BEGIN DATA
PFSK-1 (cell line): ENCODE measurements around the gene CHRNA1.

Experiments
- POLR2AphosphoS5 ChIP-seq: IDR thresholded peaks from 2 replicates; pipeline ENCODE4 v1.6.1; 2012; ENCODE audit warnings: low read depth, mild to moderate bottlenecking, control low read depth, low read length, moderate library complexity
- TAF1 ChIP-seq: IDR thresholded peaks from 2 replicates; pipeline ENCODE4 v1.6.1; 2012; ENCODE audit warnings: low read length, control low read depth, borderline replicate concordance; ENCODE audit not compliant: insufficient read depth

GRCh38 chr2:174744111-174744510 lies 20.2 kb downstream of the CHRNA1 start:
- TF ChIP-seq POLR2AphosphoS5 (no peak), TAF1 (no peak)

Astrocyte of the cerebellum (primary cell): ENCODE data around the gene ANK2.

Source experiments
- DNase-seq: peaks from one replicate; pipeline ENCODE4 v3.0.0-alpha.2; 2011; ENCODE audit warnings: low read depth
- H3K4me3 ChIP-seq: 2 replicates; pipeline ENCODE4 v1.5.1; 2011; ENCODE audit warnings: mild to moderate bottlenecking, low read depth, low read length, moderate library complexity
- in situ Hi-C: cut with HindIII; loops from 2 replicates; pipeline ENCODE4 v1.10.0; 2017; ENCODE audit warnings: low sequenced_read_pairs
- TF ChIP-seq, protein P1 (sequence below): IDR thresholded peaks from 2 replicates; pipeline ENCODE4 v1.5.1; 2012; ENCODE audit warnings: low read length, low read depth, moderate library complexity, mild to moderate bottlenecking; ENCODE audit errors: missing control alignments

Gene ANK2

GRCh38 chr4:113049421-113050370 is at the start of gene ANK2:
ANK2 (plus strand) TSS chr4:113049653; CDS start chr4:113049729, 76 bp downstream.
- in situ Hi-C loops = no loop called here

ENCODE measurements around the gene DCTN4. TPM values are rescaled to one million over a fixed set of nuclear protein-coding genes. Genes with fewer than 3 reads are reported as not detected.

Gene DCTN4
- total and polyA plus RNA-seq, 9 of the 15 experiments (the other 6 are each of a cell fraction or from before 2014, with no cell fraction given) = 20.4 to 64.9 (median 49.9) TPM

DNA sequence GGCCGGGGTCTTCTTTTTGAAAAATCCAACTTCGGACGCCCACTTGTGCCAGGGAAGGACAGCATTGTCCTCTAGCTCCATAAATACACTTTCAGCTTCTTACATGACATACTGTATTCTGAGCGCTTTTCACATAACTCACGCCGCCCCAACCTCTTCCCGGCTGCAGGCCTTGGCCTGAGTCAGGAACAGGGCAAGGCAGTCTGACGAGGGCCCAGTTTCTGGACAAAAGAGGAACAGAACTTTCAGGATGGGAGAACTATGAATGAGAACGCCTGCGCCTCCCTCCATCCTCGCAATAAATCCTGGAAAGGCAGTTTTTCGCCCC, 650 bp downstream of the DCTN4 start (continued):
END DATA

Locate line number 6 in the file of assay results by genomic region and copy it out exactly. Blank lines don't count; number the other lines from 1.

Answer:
- TF ChIP-seq POLR2AphosphoS5 (no peak), TAF1 (no peak)